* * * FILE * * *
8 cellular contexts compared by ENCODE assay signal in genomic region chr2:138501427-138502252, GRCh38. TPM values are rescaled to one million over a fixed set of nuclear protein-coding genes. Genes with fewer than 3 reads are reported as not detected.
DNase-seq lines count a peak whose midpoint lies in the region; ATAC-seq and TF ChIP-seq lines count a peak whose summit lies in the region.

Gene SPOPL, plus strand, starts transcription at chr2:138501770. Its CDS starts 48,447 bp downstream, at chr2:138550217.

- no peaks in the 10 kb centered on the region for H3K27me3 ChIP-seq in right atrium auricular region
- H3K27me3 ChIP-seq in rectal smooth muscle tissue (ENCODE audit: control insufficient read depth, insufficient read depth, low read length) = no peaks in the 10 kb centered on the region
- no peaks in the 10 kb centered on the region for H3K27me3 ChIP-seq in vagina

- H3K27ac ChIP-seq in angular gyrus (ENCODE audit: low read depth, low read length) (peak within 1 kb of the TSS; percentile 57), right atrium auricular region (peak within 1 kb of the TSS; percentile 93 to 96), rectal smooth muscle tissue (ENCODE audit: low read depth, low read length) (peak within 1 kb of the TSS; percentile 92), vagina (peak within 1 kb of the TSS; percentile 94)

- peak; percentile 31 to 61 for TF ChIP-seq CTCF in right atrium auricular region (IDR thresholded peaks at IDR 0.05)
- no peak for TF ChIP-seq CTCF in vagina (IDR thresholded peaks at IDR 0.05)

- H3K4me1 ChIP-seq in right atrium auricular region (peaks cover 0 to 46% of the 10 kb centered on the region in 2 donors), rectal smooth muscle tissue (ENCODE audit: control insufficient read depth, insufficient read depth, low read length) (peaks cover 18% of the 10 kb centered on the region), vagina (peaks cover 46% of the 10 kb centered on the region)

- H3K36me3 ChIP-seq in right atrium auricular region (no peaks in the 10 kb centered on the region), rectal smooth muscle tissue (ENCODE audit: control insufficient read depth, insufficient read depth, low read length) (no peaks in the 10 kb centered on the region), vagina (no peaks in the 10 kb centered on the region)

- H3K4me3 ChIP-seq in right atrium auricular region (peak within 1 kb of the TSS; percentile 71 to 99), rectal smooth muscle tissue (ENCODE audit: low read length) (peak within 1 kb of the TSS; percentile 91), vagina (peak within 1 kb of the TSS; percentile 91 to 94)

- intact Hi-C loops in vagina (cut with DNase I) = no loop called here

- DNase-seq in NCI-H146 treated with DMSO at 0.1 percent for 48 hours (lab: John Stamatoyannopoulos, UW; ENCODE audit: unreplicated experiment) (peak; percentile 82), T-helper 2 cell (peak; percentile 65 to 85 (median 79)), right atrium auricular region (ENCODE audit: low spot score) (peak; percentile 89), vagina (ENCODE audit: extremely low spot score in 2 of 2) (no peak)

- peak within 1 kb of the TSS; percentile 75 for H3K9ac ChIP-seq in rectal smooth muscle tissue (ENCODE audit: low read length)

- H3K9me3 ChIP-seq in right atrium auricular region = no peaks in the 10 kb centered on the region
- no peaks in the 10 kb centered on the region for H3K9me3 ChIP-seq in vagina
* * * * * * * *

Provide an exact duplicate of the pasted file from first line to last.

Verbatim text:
8 cellular contexts compared by ENCODE assay signal in genomic region chr2:138501427-138502252, GRCh38. TPM values are rescaled to one million over a fixed set of nuclear protein-coding genes. Genes with fewer than 3 reads are reported as not detected.
DNase-seq lines count a peak whose midpoint lies in the region; ATAC-seq and TF ChIP-seq lines count a peak whose summit lies in the region.

Gene SPOPL, plus strand, starts transcription at chr2:138501770. Its CDS starts 48,447 bp downstream, at chr2:138550217.

- no peaks in the 10 kb centered on the region for H3K27me3 ChIP-seq in right atrium auricular region
- H3K27me3 ChIP-seq in rectal smooth muscle tissue (ENCODE audit: control insufficient read depth, insufficient read depth, low read length) = no peaks in the 10 kb centered on the region
- no peaks in the 10 kb centered on the region for H3K27me3 ChIP-seq in vagina

- H3K27ac ChIP-seq in angular gyrus (ENCODE audit: low read depth, low read length) (peak within 1 kb of the TSS; percentile 57), right atrium auricular region (peak within 1 kb of the TSS; percentile 93 to 96), rectal smooth muscle tissue (ENCODE audit: low read depth, low read length) (peak within 1 kb of the TSS; percentile 92), vagina (peak within 1 kb of the TSS; percentile 94)

- peak; percentile 31 to 61 for TF ChIP-seq CTCF in right atrium auricular region (IDR thresholded peaks at IDR 0.05)
- no peak for TF ChIP-seq CTCF in vagina (IDR thresholded peaks at IDR 0.05)

- H3K4me1 ChIP-seq in right atrium auricular region (peaks cover 0 to 46% of the 10 kb centered on the region in 2 donors), rectal smooth muscle tissue (ENCODE audit: control insufficient read depth, insufficient read depth, low read length) (peaks cover 18% of the 10 kb centered on the region), vagina (peaks cover 46% of the 10 kb centered on the region)

- H3K36me3 ChIP-seq in right atrium auricular region (no peaks in the 10 kb centered on the region), rectal smooth muscle tissue (ENCODE audit: control insufficient read depth, insufficient read depth, low read length) (no peaks in the 10 kb centered on the region), vagina (no peaks in the 10 kb centered on the region)

- H3K4me3 ChIP-seq in right atrium auricular region (peak within 1 kb of the TSS; percentile 71 to 99), rectal smooth muscle tissue (ENCODE audit: low read length) (peak within 1 kb of the TSS; percentile 91), vagina (peak within 1 kb of the TSS; percentile 91 to 94)

- intact Hi-C loops in vagina (cut with DNase I) = no loop called here

- DNase-seq in NCI-H146 treated with DMSO at 0.1 percent for 48 hours (lab: John Stamatoyannopoulos, UW; ENCODE audit: unreplicated experiment) (peak; percentile 82), T-helper 2 cell (peak; percentile 65 to 85 (median 79)), right atrium auricular region (ENCODE audit: low spot score) (peak; percentile 89), vagina (ENCODE audit: extremely low spot score in 2 of 2) (no peak)

- peak within 1 kb of the TSS; percentile 75 for H3K9ac ChIP-seq in rectal smooth muscle tissue (ENCODE audit: low read length)

- H3K9me3 ChIP-seq in right atrium auricular region = no peaks in the 10 kb centered on the region
- no peaks in the 10 kb centered on the region for H3K9me3 ChIP-seq in vagina